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We get zilch unless we present a case for a child which goes now to an SEN panel for a decision. Have just managed to get 2 children some help - they need soooooo much more but we are "to be grateful" that we get 3 hrs / child (they attend 15!) per week. We then get £7.50 to help us fund the additional support worker, the paperwork, the holiday pay accruing for the additional support worker, the time spent writing up logs, IEPs etc. etc. etc. So whilst £7.50 initially sounds quite good it doesn't go v. far!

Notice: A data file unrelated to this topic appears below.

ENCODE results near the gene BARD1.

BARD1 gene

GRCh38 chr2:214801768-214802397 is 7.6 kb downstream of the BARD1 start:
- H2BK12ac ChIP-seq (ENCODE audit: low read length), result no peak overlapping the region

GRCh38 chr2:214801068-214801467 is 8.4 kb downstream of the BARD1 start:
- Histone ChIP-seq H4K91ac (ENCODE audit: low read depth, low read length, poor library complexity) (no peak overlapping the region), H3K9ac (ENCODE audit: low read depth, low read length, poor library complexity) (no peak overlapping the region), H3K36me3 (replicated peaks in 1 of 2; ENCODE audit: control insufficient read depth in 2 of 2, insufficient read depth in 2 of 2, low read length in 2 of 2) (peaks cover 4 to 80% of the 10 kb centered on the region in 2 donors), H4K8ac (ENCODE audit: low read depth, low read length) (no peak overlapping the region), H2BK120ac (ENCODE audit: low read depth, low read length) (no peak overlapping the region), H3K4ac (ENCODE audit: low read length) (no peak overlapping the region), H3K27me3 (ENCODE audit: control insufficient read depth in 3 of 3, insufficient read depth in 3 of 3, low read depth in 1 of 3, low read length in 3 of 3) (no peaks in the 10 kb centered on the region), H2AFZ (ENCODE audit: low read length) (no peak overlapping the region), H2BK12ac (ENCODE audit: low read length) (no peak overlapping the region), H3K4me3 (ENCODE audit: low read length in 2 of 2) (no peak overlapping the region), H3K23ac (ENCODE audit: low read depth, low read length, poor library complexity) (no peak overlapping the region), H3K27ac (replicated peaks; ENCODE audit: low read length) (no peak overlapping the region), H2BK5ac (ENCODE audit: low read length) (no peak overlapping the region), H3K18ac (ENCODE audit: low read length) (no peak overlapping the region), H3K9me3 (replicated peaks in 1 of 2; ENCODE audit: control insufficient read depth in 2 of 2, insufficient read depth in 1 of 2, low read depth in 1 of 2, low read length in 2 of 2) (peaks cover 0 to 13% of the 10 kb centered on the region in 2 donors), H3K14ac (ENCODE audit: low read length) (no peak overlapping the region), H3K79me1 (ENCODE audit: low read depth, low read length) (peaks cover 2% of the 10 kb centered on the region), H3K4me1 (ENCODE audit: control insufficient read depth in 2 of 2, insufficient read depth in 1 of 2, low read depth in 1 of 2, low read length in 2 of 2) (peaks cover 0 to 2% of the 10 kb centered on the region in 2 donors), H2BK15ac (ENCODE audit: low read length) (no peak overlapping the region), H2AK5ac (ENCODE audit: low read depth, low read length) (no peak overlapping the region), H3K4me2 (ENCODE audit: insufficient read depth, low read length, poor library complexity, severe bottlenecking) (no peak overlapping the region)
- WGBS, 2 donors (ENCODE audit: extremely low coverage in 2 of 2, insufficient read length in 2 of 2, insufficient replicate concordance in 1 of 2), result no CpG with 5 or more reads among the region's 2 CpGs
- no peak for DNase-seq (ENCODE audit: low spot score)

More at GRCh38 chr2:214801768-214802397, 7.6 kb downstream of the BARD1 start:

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as the child wouldn't be able to be in the setting without 1>1, but if children are included as action plus maybe due to having a SALT or OT we don't get anything extra above normal hourly rate funding.

So what sort of things are we talking about....ASD/physical/sensory loss/medical need?

I am really interested if anyone has any children who have a serious medical condition that get extrs funding too???? Where did you get the funding from?

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We have had inclusion funding in the past for ASD and physical need,

 

The ones that we could do with additional funding for and that often need support on 1>1 basis are the children with behavioural problems, but they don't even look at funding for those children ....who actually are quite a drain on human resources.